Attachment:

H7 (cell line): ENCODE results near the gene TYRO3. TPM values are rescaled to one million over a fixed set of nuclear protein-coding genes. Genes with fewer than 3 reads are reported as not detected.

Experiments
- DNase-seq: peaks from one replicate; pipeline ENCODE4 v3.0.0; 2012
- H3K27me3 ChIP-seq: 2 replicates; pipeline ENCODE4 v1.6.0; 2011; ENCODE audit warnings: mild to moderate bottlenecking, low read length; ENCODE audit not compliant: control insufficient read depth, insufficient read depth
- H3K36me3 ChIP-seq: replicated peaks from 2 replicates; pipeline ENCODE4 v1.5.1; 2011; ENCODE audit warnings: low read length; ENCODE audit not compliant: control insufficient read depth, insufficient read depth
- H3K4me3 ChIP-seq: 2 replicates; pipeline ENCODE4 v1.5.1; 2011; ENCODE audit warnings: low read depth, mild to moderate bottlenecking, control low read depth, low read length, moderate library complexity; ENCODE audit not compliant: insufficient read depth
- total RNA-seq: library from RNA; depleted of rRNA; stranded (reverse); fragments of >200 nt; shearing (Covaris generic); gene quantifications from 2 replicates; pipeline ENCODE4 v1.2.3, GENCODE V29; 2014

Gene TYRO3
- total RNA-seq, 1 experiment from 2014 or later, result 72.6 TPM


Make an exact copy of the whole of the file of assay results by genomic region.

H7 (cell line): ENCODE results near the gene TYRO3. TPM values are rescaled to one million over a fixed set of nuclear protein-coding genes. Genes with fewer than 3 reads are reported as not detected.

Experiments
- DNase-seq: peaks from one replicate; pipeline ENCODE4 v3.0.0; 2012
- H3K27me3 ChIP-seq: 2 replicates; pipeline ENCODE4 v1.6.0; 2011; ENCODE audit warnings: mild to moderate bottlenecking, low read length; ENCODE audit not compliant: control insufficient read depth, insufficient read depth
- H3K36me3 ChIP-seq: replicated peaks from 2 replicates; pipeline ENCODE4 v1.5.1; 2011; ENCODE audit warnings: low read length; ENCODE audit not compliant: control insufficient read depth, insufficient read depth
- H3K4me3 ChIP-seq: 2 replicates; pipeline ENCODE4 v1.5.1; 2011; ENCODE audit warnings: low read depth, mild to moderate bottlenecking, control low read depth, low read length, moderate library complexity; ENCODE audit not compliant: insufficient read depth
- total RNA-seq: library from RNA; depleted of rRNA; stranded (reverse); fragments of >200 nt; shearing (Covaris generic); gene quantifications from 2 replicates; pipeline ENCODE4 v1.2.3, GENCODE V29; 2014

Gene TYRO3
- total RNA-seq, 1 experiment from 2014 or later, result 72.6 TPM